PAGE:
If small town churches were their own denominational network, they would be THREE TIMES the size of the largest denomination in the land. Maybe if you’re in the wilderness, its because that’s where God has called you.
Earlier this week, Baptist News Global (BNG) broke a story about small-town Pastor John Crowder, who vigorously advocates cell phone use in worship.
In rural settings, homelessness is a real problem – if you can identify the rural homeless that is. Moreover, funding for state and federal dollars is often attached to the number of homeless people identified in a federally initiated annual reporting period.
When winter weather hits, how should your church respond, particularly if you are in a small town? The tips that follow would also serve urban churches well, but these are especially critical in small rural counties.
I would like to encourage small town churches, and female pastors in particular (Virginia Baptist and otherwise), that you are significant stakeholders in the Kingdom. Don’t let anyone tell you otherwise.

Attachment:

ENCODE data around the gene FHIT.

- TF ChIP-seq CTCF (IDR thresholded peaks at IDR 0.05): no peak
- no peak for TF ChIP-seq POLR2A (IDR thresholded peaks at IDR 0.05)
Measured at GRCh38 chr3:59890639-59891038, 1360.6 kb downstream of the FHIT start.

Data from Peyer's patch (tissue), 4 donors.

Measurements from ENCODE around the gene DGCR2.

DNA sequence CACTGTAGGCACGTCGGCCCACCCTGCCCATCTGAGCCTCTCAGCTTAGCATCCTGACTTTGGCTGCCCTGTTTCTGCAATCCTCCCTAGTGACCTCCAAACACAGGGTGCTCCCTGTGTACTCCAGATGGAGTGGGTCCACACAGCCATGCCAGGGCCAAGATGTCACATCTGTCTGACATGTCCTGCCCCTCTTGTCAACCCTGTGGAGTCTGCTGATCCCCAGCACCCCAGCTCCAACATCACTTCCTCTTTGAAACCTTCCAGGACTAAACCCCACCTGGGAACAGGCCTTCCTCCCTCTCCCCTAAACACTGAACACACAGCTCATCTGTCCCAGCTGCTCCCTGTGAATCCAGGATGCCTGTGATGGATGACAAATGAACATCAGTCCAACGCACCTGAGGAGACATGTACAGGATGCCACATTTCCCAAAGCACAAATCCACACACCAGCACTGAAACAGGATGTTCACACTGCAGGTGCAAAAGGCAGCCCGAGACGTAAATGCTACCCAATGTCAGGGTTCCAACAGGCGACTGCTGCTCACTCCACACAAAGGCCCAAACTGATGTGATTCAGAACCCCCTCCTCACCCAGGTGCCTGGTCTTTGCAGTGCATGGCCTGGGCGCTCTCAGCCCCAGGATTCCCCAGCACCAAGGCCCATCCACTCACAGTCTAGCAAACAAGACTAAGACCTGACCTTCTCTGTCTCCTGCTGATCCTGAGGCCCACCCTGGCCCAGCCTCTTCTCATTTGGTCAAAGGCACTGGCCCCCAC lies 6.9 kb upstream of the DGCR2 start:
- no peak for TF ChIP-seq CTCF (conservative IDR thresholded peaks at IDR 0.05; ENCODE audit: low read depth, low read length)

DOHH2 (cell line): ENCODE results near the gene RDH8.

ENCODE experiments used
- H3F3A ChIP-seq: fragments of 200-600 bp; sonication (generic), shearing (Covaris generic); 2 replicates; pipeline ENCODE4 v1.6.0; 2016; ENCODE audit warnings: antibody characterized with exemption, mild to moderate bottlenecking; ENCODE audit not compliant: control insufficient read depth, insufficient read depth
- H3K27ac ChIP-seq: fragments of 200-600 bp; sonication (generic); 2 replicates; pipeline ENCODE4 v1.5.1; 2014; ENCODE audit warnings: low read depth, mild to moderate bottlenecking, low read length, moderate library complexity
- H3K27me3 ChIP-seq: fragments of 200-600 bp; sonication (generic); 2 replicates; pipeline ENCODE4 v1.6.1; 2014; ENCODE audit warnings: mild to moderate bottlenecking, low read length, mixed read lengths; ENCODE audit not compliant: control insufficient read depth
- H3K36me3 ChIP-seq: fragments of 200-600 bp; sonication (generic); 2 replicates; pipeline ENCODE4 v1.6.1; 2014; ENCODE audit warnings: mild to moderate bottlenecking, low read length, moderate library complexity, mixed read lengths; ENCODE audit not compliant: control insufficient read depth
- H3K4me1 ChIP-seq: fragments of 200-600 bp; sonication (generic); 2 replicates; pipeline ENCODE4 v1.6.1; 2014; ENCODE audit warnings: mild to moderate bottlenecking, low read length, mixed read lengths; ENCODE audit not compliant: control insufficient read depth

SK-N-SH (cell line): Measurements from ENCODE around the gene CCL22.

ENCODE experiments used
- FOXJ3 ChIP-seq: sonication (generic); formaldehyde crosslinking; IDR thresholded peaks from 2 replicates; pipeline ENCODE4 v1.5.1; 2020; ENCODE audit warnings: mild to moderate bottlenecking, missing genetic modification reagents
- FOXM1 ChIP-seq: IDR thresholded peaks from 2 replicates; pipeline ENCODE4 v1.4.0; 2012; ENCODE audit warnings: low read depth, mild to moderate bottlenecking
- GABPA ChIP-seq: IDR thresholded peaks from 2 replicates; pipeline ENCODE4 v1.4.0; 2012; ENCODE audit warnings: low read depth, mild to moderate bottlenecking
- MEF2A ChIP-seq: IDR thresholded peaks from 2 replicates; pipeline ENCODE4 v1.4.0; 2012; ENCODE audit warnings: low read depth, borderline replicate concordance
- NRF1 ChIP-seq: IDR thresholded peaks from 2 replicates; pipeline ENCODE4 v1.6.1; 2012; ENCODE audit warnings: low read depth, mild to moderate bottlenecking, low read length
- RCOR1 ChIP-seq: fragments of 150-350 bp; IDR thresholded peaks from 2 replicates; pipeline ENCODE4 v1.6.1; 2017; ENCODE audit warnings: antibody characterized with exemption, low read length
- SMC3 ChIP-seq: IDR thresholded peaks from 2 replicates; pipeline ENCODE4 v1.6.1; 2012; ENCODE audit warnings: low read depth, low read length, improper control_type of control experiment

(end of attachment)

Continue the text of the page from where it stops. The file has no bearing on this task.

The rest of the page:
How can your church partner with other churches to do outreach and evangelism more effectively? I, for one, think a block party trailer is a great idea, and look forward to working with folks in our association to get this idea off the ground.
Smaller churches present unique challenges. Come to the Smaller Churches Seminar at Columbia Theological Seminary’s Center for Lifelong Learning, and get training tailored to you!
Isolation in rural ministry can, for many, become deeply burdensome. Thomas Aquinas once stated, “Friendship is the source of the greatest pleasures, and without friends even the most agreeable pursuits become tedious.” As much as we may feel called to a certain church or county, without friendship and support, the joyful task of ministry can become a tiresome burden.
Are you a small town pastor who wants to speak out on this issue but are not sure how? Feel free to share this post and encourage people to learn for themselves what the Confederate Battle Flag stood for originally, and what Civil War bloodshed was really all about.
Throughout the Bible, God’s people change and adapt to shifting culture, changing kings and empires, and even different technologies.